To qualify for consideration, applicants must be a dependent, unmarried child, younger than 21  or 23, if enrolled as a full-time student at a college or university  of a service member on active duty, a Reserve or Guard member, retiree or survivor of a military member who died while on active duty, or survivor of a retiree.
Applications must be hand-delivered or shipped via U.S. Postal Service or other delivery methods to the commissary where the applicants family normally shops by close of business Friday, Feb. 12, 2016. Applications cannot be emailed or faxed.
Applicants should ensure that they and their sponsor are enrolled in the Defense Enrollment Eligibility Reporting System database and have a military ID card. The applicant must attend or plan to attend an accredited college or university, full time, in the fall of 2016 or be enrolled in studies designed to transfer to a four-year program.
Students who are awarded a full scholarship or receive an appointment to one of the military academies or affiliated preparatory schools are not eligible to receive funds from this program. A full scholarship is usually defined as one that provides for payment of tuition, books, lab fees and other expenses.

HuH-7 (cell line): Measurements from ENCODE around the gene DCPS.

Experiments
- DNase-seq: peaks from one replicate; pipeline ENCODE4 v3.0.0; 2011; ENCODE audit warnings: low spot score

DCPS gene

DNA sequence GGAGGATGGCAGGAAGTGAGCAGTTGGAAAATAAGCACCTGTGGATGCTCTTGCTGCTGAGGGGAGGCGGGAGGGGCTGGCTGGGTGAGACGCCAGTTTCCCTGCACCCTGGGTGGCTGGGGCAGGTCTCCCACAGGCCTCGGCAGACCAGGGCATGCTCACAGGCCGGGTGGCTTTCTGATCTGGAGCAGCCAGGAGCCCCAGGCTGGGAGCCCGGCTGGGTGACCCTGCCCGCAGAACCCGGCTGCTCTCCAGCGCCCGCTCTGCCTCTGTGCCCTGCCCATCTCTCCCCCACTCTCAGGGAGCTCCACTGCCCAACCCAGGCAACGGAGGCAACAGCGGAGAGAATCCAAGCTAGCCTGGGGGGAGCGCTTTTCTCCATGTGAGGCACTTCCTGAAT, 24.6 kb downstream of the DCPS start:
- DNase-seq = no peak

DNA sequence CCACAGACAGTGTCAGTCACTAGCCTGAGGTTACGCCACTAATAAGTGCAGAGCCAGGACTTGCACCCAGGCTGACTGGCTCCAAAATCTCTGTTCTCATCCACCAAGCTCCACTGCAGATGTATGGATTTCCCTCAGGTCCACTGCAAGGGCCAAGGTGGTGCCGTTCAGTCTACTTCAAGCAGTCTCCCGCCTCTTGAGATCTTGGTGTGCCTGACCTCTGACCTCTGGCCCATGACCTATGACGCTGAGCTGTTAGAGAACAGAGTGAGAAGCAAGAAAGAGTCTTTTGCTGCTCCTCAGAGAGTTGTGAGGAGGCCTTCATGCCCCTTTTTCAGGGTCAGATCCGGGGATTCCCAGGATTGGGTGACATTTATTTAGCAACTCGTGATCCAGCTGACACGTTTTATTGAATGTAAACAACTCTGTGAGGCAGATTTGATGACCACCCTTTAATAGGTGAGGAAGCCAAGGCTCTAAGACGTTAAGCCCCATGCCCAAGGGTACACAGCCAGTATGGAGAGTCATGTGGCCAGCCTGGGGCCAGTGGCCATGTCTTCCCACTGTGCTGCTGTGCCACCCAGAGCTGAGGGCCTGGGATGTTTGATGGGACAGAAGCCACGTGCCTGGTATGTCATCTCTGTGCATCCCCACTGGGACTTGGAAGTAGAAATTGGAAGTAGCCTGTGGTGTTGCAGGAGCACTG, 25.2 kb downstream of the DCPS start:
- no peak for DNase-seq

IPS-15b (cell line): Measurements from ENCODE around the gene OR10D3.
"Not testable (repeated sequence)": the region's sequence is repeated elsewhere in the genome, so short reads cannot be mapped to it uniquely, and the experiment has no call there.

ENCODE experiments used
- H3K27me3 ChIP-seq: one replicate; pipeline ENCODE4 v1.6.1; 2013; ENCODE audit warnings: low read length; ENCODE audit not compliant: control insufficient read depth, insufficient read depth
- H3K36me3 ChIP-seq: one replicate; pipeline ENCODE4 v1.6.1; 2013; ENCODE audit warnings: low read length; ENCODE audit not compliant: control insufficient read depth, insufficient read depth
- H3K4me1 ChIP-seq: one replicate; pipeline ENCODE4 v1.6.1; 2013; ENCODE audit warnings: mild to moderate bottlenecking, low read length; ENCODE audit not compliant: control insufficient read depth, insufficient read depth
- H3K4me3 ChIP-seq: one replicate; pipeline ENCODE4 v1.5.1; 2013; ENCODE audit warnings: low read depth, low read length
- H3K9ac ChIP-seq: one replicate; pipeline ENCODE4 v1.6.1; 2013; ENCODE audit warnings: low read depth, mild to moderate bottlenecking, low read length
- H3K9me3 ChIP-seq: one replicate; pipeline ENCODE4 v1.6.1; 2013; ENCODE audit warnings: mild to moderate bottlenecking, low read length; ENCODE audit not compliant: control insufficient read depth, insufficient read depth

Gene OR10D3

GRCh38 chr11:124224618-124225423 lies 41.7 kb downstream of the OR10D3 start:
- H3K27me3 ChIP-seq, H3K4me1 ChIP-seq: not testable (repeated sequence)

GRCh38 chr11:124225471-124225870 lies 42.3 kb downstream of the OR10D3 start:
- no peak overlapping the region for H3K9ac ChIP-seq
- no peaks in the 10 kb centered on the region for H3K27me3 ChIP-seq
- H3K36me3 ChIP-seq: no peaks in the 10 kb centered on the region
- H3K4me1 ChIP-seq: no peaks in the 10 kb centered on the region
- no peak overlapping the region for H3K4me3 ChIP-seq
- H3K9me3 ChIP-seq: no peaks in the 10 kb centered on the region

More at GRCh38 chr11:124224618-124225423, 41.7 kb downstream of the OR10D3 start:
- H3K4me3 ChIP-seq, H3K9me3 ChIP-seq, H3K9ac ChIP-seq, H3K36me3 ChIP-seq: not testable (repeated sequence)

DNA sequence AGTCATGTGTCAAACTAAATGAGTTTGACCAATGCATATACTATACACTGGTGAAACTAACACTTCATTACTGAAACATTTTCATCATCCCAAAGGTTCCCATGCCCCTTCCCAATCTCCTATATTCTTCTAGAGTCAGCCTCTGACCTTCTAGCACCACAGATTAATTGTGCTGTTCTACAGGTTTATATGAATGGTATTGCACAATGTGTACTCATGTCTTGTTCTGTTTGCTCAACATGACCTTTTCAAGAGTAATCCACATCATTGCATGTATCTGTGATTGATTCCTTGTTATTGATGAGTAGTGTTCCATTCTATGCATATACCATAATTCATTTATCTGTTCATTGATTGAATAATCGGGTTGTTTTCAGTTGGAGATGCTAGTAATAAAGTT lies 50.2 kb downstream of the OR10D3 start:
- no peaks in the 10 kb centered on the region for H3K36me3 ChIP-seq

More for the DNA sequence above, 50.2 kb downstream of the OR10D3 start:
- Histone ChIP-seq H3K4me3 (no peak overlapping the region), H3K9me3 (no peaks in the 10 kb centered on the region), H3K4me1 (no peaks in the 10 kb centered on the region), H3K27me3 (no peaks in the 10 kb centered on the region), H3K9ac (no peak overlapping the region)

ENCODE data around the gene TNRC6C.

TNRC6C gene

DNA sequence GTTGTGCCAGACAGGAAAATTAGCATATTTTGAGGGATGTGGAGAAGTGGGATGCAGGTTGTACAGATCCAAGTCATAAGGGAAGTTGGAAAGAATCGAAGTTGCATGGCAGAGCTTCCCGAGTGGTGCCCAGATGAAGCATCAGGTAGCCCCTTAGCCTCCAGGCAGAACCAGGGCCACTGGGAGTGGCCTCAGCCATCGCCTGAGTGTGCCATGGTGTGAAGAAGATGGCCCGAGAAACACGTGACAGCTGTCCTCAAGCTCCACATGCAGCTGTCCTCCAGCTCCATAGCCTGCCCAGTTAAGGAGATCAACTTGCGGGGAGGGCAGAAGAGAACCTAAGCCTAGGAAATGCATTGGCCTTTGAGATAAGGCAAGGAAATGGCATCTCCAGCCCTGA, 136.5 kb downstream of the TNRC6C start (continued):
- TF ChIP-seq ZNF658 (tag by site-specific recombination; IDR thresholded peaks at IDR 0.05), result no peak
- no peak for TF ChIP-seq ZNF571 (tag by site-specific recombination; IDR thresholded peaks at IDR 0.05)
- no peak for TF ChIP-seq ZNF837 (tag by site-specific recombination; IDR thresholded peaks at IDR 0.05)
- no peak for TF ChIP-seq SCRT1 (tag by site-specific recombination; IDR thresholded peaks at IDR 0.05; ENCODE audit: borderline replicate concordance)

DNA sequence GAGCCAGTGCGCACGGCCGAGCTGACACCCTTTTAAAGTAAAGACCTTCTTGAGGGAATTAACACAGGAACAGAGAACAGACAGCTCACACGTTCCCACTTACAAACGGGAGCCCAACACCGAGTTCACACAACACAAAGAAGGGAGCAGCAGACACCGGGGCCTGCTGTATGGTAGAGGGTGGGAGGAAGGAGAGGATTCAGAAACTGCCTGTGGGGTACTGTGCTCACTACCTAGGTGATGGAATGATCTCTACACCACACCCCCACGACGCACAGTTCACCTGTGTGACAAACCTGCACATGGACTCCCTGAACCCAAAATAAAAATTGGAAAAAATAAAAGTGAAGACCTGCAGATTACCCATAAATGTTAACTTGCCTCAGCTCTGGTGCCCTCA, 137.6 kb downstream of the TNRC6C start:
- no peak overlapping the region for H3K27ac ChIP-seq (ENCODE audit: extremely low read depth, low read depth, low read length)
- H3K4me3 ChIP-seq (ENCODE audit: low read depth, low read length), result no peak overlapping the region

Fisher House Foundation, a nonprofit organization that helps service members and their families, administers the program. Scholarship Managers, a national, nonprofit, scholarship management services organization, manages and awards the scholarships.
The commissarys industry partners  vendors, suppliers and manufacturers and the general public donate money to the program, and every dollar donated goes directly toward funding the scholarships.
For more information, students or sponsors can visit www.militaryscholar.org. You can also call Scholarship Managers at 856-616-9311 or email them at militaryscholar@scholarshipmanagers.com.
-DeCA-


Flip the calendar to a new year of Commissary Savings
By Sallie Cauthers,
DeCA marketing and mass media specialist
FORT LEE, Va.  Commissary shoppers who want to save more money in 2016 can do so by taking advantage of special in-store promotions and coupons, according to the Defense Commissary Agencys director of sales.